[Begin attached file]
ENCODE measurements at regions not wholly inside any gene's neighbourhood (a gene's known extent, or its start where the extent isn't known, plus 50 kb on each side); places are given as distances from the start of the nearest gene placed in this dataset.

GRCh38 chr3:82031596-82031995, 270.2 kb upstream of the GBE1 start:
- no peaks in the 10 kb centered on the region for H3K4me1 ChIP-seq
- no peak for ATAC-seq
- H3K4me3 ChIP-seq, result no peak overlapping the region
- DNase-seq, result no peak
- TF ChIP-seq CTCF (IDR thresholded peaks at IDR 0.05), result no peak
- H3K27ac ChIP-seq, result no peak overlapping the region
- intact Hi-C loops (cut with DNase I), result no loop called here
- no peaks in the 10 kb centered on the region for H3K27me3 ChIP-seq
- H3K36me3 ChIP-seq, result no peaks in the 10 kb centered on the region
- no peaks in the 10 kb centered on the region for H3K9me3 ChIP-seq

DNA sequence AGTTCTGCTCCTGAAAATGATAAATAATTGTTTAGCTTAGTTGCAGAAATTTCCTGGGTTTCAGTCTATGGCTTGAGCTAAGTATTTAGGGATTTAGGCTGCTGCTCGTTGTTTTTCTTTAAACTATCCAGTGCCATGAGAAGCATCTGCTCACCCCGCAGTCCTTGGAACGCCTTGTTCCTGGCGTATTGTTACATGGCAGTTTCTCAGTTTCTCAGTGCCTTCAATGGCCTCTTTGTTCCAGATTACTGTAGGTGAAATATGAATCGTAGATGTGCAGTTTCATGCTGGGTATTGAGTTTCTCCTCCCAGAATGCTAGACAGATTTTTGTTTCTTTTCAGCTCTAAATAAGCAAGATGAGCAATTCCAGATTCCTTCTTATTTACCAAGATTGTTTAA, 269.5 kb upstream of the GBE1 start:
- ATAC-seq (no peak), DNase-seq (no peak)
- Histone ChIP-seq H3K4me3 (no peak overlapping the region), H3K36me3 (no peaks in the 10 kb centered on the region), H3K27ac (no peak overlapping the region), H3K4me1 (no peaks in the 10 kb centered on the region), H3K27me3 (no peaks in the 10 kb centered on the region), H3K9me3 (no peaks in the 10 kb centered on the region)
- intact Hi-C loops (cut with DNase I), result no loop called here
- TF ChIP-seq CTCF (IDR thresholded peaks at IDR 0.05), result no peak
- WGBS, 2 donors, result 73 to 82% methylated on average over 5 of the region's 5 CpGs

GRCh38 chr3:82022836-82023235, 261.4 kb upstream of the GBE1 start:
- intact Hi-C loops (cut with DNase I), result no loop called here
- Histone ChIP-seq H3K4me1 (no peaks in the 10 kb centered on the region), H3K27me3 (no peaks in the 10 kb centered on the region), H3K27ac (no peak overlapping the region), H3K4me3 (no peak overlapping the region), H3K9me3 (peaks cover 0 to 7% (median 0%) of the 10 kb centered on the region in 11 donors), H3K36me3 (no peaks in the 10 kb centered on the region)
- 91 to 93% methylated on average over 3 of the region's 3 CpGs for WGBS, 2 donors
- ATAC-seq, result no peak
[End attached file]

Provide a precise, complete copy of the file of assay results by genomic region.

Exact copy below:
ENCODE measurements at regions not wholly inside any gene's neighbourhood (a gene's known extent, or its start where the extent isn't known, plus 50 kb on each side); places are given as distances from the start of the nearest gene placed in this dataset.

GRCh38 chr3:82031596-82031995, 270.2 kb upstream of the GBE1 start:
- no peaks in the 10 kb centered on the region for H3K4me1 ChIP-seq
- no peak for ATAC-seq
- H3K4me3 ChIP-seq, result no peak overlapping the region
- DNase-seq, result no peak
- TF ChIP-seq CTCF (IDR thresholded peaks at IDR 0.05), result no peak
- H3K27ac ChIP-seq, result no peak overlapping the region
- intact Hi-C loops (cut with DNase I), result no loop called here
- no peaks in the 10 kb centered on the region for H3K27me3 ChIP-seq
- H3K36me3 ChIP-seq, result no peaks in the 10 kb centered on the region
- no peaks in the 10 kb centered on the region for H3K9me3 ChIP-seq

DNA sequence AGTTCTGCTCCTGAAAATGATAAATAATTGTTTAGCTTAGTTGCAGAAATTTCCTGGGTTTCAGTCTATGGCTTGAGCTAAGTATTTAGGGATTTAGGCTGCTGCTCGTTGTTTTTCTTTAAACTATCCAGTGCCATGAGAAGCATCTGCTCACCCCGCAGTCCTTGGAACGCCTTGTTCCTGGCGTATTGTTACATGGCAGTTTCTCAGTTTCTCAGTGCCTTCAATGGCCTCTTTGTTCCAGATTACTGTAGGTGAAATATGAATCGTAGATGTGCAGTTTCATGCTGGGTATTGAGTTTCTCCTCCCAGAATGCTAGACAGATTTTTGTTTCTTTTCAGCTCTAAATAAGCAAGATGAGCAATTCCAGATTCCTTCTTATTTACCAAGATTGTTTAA, 269.5 kb upstream of the GBE1 start:
- ATAC-seq (no peak), DNase-seq (no peak)
- Histone ChIP-seq H3K4me3 (no peak overlapping the region), H3K36me3 (no peaks in the 10 kb centered on the region), H3K27ac (no peak overlapping the region), H3K4me1 (no peaks in the 10 kb centered on the region), H3K27me3 (no peaks in the 10 kb centered on the region), H3K9me3 (no peaks in the 10 kb centered on the region)
- intact Hi-C loops (cut with DNase I), result no loop called here
- TF ChIP-seq CTCF (IDR thresholded peaks at IDR 0.05), result no peak
- WGBS, 2 donors, result 73 to 82% methylated on average over 5 of the region's 5 CpGs

GRCh38 chr3:82022836-82023235, 261.4 kb upstream of the GBE1 start:
- intact Hi-C loops (cut with DNase I), result no loop called here
- Histone ChIP-seq H3K4me1 (no peaks in the 10 kb centered on the region), H3K27me3 (no peaks in the 10 kb centered on the region), H3K27ac (no peak overlapping the region), H3K4me3 (no peak overlapping the region), H3K9me3 (peaks cover 0 to 7% (median 0%) of the 10 kb centered on the region in 11 donors), H3K36me3 (no peaks in the 10 kb centered on the region)
- 91 to 93% methylated on average over 3 of the region's 3 CpGs for WGBS, 2 donors
- ATAC-seq, result no peak